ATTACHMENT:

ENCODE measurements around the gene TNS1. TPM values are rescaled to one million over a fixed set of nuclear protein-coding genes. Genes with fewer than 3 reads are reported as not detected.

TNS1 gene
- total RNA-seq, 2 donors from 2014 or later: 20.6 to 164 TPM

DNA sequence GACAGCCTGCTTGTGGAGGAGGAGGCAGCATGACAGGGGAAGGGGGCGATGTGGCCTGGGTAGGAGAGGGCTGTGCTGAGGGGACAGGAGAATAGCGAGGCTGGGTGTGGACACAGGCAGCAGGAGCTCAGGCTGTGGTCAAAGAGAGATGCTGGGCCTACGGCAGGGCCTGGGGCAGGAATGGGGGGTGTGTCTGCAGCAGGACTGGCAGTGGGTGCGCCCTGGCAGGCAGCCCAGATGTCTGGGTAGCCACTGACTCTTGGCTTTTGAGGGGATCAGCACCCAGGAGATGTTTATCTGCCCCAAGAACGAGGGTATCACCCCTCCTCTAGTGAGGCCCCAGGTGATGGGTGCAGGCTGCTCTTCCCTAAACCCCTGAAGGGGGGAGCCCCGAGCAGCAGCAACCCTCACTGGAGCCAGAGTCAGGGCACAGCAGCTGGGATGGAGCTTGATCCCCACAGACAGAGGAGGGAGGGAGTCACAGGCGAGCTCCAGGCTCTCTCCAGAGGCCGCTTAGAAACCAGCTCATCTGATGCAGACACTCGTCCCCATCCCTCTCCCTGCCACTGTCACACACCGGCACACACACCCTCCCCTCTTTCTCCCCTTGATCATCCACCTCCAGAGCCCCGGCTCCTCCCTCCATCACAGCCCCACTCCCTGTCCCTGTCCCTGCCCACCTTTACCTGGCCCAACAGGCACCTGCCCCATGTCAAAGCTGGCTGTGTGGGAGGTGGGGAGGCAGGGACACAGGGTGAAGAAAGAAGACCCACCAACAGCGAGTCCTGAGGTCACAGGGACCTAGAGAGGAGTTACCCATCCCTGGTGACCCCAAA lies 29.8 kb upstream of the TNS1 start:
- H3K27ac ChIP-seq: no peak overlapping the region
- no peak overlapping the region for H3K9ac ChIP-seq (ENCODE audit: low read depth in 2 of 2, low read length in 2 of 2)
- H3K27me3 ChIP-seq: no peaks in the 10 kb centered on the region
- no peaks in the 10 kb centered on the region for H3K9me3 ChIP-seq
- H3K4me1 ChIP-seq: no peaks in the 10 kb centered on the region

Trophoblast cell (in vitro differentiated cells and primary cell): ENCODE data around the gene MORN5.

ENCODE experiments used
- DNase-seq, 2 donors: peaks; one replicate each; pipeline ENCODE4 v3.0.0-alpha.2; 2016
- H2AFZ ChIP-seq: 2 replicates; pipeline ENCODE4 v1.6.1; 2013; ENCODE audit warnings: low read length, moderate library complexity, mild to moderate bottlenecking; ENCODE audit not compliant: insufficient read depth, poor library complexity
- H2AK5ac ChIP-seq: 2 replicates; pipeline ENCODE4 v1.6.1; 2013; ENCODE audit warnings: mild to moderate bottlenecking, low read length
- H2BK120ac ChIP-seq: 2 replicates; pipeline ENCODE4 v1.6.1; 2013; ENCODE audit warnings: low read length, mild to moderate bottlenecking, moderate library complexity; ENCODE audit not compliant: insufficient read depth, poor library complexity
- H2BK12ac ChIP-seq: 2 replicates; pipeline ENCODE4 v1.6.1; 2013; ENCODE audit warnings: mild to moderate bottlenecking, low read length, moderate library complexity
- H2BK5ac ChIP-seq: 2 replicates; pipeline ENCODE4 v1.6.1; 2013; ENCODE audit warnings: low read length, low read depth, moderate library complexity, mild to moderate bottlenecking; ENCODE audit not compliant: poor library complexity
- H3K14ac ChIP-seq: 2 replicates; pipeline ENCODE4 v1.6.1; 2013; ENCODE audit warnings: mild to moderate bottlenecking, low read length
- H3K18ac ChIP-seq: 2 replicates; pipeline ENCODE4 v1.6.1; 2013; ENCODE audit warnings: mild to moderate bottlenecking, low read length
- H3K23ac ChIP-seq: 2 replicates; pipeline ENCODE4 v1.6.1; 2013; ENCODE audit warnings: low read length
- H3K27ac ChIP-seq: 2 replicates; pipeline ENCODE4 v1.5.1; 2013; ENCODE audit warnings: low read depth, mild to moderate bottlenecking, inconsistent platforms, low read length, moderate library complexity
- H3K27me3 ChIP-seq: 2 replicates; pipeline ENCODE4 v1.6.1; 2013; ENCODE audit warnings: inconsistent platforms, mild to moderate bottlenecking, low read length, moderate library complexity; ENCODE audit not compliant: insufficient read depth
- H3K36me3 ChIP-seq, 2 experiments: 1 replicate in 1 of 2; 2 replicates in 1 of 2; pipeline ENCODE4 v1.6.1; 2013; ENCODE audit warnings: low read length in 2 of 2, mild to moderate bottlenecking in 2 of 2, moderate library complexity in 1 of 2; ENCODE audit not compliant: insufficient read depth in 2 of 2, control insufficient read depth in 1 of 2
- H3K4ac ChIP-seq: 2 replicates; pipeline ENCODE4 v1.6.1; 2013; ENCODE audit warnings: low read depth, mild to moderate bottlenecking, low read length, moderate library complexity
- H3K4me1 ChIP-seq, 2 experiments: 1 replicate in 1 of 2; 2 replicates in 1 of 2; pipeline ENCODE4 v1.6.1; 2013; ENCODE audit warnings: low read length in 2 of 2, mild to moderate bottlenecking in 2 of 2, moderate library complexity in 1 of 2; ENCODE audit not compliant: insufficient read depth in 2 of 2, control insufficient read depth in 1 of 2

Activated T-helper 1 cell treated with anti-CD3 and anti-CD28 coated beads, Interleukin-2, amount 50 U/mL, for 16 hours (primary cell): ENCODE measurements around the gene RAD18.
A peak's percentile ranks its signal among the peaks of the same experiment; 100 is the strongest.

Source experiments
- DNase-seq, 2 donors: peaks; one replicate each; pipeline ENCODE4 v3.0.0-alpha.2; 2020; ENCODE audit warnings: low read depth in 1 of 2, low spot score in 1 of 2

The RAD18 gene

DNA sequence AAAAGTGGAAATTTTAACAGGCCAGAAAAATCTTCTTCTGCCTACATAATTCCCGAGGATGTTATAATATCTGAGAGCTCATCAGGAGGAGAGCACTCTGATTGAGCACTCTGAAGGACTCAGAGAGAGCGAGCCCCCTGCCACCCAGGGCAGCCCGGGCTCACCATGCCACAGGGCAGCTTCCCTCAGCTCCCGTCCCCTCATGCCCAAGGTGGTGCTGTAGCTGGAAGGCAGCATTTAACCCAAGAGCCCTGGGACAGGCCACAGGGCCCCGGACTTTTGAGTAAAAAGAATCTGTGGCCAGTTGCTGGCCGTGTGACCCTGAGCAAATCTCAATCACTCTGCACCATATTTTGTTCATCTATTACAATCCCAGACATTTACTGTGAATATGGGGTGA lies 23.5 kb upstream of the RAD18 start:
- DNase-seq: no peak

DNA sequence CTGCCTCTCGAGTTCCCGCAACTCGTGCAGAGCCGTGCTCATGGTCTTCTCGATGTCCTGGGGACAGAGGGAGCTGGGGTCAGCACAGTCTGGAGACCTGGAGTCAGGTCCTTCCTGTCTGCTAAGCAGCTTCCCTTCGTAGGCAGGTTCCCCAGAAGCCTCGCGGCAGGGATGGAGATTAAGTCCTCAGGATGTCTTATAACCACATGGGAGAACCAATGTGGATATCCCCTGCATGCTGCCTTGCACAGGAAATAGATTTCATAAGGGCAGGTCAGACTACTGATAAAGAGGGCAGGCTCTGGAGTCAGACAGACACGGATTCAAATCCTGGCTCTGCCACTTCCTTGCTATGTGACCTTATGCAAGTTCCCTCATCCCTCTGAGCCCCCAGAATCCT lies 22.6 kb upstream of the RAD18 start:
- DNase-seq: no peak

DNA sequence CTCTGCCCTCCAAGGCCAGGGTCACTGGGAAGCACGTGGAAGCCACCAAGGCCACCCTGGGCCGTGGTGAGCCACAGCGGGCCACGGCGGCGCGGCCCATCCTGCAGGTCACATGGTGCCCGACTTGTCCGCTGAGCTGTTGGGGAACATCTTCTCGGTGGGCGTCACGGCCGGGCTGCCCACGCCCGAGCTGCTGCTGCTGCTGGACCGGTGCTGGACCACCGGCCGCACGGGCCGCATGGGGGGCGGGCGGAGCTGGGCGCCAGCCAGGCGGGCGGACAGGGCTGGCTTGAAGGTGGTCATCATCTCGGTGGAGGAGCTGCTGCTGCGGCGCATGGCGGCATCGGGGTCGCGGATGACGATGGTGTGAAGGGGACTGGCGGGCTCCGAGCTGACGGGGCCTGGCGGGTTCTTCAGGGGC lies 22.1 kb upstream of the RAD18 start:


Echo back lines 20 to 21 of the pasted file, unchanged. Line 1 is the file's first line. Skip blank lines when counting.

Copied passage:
- H3K23ac ChIP-seq: 2 replicates; pipeline ENCODE4 v1.6.1; 2013; ENCODE audit warnings: low read length
- H3K27ac ChIP-seq: 2 replicates; pipeline ENCODE4 v1.5.1; 2013; ENCODE audit warnings: low read depth, mild to moderate bottlenecking, inconsistent platforms, low read length, moderate library complexity